South America has been a special part of my life for four decades. I have lived many years in Brasil and Peru. I am married to an incredible lady from Argentina. I want to share South America with you.
A man runs from tear gas during a protest against the increase in bus fares in São Paulo, Brazil
Violent protests erupted on the streets of São Paulo for the first time since the World Cup last year, in a sign that a budget austerity campaign by President Dilma Rousseff could face popular opposition.
Riot police used tear gas and rubber bullets on the city’s main thoroughfare, Avenida Paulista, alleging that the protest against bus fare increases that the city government had quietly implemented during the Christmas break had turned violent.
FirstFT is our new essential daily email briefing of the best stories from across the web
“Freedom now,” chanted some of the protesters, estimated by the police to number about 2,000.
Although public transport fares are a municipal and state matter, the protests come at a delicate time for Ms Rousseff, who is trying to reduce public spending to restore investor confidence and protect Brazil’s hard-won investment grade credit rating.
She is set to go to Davos, Switzerland, this month for the annual meeting of the World Economic Forum where she will market Brazil’s austerity programme to a global audience.
Her ruling Workers party and its coalition allies are under fire over a corruption scandal involving state oil company Petrobras that could undermine the government’s legitimacy at a time when it needs to raise prices in areas that hurt the poor and middle class.
Friday’s protests recall the beginnings of the mass street demonstrations that rocked Brazil in June 2013 that were also sparked by an increase in public transport fares. Then, protesters managed to force the government to revoke a R$0.20 increase in fares to R$3.20, while this year they are fighting against a R$0.50 rise to R$3.50.
Members of Movimento Passe Livre (Free Pass Movement)
The organiser of both sets of demonstrations, activist group Free Pass Movement, blamed the police for Friday night’s violence.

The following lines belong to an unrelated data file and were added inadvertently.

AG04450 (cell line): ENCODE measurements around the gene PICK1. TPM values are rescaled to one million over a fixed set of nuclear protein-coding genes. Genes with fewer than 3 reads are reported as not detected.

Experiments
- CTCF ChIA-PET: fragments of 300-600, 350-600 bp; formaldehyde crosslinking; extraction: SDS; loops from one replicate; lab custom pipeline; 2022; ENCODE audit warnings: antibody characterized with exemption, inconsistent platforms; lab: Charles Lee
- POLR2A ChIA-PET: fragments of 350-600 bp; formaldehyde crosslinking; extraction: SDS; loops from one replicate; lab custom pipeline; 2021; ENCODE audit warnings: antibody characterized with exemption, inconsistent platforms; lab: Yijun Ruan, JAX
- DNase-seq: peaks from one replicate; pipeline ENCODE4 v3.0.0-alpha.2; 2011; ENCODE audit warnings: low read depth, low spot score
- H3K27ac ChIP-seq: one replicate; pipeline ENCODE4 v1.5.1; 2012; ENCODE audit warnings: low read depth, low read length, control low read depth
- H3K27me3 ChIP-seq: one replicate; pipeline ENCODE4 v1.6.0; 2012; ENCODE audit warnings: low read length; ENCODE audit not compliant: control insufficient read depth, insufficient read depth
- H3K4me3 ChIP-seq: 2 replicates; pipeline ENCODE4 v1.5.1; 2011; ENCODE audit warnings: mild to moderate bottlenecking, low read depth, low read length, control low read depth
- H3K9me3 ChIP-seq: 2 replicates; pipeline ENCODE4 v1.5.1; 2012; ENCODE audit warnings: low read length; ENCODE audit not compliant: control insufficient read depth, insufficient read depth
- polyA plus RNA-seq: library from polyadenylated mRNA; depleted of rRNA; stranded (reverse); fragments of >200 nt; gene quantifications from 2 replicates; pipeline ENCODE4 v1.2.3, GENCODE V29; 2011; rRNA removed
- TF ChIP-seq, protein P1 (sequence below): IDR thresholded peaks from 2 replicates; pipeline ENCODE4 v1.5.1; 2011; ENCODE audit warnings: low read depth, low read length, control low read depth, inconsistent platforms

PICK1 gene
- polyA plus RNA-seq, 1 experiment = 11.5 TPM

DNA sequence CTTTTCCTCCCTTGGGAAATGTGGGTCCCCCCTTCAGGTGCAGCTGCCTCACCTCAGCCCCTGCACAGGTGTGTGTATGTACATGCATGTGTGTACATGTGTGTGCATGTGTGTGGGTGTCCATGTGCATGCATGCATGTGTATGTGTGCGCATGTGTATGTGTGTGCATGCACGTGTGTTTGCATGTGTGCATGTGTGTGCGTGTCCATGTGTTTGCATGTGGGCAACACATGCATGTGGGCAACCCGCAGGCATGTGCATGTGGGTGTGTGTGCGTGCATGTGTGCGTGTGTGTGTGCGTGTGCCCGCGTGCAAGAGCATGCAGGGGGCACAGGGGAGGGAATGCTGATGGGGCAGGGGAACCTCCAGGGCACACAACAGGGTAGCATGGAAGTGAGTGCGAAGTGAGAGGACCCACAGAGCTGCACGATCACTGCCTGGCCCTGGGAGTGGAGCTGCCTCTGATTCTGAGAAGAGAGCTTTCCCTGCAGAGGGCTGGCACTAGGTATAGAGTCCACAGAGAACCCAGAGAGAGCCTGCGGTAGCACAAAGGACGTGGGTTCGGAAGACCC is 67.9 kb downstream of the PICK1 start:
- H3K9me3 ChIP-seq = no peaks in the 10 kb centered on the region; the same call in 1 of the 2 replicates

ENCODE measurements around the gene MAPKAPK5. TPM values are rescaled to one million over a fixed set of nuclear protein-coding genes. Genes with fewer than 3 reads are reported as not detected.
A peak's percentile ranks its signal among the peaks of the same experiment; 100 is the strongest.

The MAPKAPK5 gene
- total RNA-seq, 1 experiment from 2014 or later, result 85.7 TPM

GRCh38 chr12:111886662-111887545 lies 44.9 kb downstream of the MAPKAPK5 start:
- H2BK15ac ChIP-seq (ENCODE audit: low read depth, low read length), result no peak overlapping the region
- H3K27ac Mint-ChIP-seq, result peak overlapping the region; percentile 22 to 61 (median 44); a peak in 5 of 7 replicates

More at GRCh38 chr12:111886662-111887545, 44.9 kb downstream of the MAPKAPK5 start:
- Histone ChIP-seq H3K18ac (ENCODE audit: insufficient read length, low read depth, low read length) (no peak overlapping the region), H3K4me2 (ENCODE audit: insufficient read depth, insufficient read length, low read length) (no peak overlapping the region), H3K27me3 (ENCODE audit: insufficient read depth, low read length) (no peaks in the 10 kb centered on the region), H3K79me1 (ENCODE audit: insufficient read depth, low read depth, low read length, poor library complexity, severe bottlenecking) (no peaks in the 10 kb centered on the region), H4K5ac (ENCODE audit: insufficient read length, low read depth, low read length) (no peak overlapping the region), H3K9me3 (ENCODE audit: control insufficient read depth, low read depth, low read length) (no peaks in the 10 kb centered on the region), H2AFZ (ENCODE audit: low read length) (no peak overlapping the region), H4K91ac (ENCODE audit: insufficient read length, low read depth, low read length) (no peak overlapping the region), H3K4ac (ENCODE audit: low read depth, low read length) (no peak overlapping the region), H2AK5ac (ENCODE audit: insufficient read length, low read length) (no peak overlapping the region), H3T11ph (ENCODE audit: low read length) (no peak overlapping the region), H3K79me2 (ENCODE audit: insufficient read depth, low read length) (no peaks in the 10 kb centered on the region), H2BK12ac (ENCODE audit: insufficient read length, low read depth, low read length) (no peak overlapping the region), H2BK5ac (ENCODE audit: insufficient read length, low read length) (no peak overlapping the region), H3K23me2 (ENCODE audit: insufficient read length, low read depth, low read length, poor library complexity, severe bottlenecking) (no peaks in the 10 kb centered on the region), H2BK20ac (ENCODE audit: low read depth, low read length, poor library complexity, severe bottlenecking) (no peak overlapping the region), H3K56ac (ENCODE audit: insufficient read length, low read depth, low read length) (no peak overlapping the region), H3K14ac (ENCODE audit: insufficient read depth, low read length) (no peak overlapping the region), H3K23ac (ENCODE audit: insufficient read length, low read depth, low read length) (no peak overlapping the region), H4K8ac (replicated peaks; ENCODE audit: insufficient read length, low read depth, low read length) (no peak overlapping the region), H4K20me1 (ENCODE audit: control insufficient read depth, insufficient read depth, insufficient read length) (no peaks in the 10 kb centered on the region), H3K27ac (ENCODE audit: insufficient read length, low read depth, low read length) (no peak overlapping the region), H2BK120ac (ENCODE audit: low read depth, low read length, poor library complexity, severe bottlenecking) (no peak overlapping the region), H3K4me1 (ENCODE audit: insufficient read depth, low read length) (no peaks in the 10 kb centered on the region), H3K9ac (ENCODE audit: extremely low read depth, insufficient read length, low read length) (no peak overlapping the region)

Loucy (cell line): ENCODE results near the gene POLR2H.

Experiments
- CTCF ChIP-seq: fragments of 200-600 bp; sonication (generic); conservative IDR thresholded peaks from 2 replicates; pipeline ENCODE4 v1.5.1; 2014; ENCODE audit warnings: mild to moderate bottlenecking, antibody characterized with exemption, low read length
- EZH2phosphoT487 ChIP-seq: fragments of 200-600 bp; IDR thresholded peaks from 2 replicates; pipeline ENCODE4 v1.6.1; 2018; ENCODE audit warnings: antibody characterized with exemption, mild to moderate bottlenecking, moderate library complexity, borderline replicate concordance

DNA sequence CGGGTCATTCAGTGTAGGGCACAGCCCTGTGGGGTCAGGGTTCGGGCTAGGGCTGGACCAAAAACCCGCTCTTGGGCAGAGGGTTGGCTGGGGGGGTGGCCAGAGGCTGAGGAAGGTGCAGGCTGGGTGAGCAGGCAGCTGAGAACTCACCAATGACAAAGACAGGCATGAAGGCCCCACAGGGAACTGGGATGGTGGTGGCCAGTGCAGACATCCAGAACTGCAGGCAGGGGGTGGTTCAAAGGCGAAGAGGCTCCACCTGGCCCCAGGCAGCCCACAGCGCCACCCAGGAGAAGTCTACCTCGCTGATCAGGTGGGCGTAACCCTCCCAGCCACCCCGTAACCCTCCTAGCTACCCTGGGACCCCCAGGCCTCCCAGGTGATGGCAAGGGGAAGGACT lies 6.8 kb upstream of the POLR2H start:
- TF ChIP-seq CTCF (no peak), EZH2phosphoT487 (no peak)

“The MPL did not direct aggression towards the police or other acts of vandalism,” said the movement.
A tough police response to the protests in 2013 spilled over into a general expression of discontent with shoddy public services and corruption, with more than 1m Brazilians taking to the streets.
It was unclear, however, whether the protests this time would generate as widespread a response, with many commuters in São Paulo, a crowded megapolis that lacks adequate public transport, opposed to protests.
“The protests only happened today?” said one person on Twitter, remarking on how the fare increases had taken effect days ago when most people were enjoying the Christmas summer holiday. “Is that because these spoiled brats were down at the beach until now?”
The São Paulo police on Twitter showed pictures of masked protesters, known as black blocs, engaging in vandalism. “Black Blocs participating in the protest, throwing stones at a police car, is that democracy?” the police tweeted.
Ms Rousseff, however, is in a delicate position after winning a second term in October with one of the narrowest margins in recent history.
She will be careful not to provoke wider protests. While São Paulo’s state governor, Geraldo Alckmin, is from the opposition PSDB party, the city’s mayor, Fernando Haddad, is a stalwart of her Workers party.
First of all, this has NOTHING to do with the Federal government, as already indicated above.
In an case, these are anarchists and rabble rousers, all of them - Brazil needs austerity and the government is trying to do that; after all, who is gonna pay for these free lunches? Not the "students", it seems.
For more information, go read "O Mito do Governo Grátis" - surely an enlightening book.